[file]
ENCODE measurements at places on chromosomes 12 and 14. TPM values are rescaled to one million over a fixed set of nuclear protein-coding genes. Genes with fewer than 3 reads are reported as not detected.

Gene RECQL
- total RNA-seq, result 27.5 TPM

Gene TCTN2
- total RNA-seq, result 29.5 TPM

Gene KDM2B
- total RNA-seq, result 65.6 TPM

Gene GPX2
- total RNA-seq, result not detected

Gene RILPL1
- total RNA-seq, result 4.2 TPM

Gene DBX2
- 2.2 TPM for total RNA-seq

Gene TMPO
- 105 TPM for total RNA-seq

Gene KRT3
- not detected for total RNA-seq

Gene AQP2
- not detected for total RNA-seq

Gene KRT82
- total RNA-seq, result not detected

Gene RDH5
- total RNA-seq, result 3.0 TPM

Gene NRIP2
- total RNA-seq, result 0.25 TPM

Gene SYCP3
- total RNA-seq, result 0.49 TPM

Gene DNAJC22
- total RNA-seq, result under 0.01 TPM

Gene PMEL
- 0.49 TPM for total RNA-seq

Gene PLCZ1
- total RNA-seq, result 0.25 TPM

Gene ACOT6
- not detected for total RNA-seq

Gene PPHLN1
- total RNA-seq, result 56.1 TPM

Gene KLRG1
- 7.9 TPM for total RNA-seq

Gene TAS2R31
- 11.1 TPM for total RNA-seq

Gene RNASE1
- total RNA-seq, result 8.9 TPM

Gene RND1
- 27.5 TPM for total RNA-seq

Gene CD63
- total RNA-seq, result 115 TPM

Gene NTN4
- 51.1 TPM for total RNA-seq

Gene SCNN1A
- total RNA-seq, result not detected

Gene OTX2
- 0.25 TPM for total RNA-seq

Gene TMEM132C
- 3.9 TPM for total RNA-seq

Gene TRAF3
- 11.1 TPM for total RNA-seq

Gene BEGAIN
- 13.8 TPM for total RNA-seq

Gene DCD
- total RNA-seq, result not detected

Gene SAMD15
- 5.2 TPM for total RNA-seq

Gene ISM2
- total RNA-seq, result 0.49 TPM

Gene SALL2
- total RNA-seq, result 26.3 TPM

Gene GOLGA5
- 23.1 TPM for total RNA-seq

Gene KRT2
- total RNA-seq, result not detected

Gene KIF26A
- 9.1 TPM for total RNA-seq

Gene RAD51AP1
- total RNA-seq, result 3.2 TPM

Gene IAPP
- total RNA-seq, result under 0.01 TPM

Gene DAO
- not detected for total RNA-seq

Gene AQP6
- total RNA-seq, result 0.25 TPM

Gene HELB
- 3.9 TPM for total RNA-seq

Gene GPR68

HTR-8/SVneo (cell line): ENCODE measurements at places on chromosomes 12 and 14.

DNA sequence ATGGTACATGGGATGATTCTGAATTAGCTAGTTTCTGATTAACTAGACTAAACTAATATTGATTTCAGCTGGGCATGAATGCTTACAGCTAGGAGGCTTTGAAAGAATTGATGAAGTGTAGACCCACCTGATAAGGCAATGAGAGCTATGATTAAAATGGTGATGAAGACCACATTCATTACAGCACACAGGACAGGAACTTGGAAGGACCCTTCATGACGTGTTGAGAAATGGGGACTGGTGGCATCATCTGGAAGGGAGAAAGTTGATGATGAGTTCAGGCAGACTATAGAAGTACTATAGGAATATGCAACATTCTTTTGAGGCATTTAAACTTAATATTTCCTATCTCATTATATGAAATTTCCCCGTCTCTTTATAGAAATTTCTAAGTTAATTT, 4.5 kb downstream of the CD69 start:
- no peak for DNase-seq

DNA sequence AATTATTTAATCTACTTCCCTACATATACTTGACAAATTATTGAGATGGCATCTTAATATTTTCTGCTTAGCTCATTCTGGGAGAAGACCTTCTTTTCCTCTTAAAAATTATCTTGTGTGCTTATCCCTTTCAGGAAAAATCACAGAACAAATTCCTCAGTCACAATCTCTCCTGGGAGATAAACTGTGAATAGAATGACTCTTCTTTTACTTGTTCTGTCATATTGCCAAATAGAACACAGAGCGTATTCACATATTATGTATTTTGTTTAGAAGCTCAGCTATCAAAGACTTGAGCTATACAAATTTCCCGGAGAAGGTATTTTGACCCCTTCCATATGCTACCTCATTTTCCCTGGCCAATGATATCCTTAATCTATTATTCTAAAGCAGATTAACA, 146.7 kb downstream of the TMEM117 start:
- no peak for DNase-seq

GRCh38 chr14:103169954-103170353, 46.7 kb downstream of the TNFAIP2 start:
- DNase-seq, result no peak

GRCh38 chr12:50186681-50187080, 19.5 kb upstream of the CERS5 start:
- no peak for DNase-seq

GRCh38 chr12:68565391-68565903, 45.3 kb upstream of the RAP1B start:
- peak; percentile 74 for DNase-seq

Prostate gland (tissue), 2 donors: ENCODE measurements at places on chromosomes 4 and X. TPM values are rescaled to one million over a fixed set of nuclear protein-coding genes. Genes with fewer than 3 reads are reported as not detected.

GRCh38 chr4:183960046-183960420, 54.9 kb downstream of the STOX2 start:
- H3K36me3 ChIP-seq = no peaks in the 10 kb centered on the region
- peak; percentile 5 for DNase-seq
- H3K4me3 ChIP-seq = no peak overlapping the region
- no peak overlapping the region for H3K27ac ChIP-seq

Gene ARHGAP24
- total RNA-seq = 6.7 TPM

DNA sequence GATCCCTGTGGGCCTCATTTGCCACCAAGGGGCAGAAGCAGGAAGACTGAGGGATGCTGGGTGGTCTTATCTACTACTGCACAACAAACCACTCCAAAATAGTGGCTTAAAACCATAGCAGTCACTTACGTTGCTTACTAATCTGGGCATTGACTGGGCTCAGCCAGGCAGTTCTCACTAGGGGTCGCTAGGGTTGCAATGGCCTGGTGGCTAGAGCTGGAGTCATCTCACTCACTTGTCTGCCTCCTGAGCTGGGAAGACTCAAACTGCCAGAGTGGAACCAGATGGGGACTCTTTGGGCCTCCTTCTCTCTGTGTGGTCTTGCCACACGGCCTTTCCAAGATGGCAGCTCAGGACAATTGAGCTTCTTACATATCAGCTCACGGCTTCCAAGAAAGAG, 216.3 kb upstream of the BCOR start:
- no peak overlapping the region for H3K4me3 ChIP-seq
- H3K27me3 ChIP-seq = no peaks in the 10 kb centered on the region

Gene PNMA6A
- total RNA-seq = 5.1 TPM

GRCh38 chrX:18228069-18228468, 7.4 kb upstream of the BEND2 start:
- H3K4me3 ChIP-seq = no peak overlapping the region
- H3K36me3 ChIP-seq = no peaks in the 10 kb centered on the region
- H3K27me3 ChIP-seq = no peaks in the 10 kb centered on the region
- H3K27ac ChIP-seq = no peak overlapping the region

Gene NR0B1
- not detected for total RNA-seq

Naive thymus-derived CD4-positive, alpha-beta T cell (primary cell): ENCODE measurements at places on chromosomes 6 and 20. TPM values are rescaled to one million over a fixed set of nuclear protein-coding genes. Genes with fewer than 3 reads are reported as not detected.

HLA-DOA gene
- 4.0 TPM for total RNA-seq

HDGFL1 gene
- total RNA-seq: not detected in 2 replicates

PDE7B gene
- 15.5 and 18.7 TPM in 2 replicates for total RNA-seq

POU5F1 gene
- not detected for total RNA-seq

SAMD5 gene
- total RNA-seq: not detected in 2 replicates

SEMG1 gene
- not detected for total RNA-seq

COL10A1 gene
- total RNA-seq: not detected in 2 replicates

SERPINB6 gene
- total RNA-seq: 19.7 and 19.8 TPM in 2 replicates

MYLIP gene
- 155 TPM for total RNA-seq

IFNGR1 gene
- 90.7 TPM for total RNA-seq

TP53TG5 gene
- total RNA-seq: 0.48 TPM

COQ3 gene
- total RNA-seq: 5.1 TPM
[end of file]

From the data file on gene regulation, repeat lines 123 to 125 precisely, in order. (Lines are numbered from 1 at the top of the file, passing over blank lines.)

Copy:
POU5F1 gene
- not detected for total RNA-seq

SAMD5 gene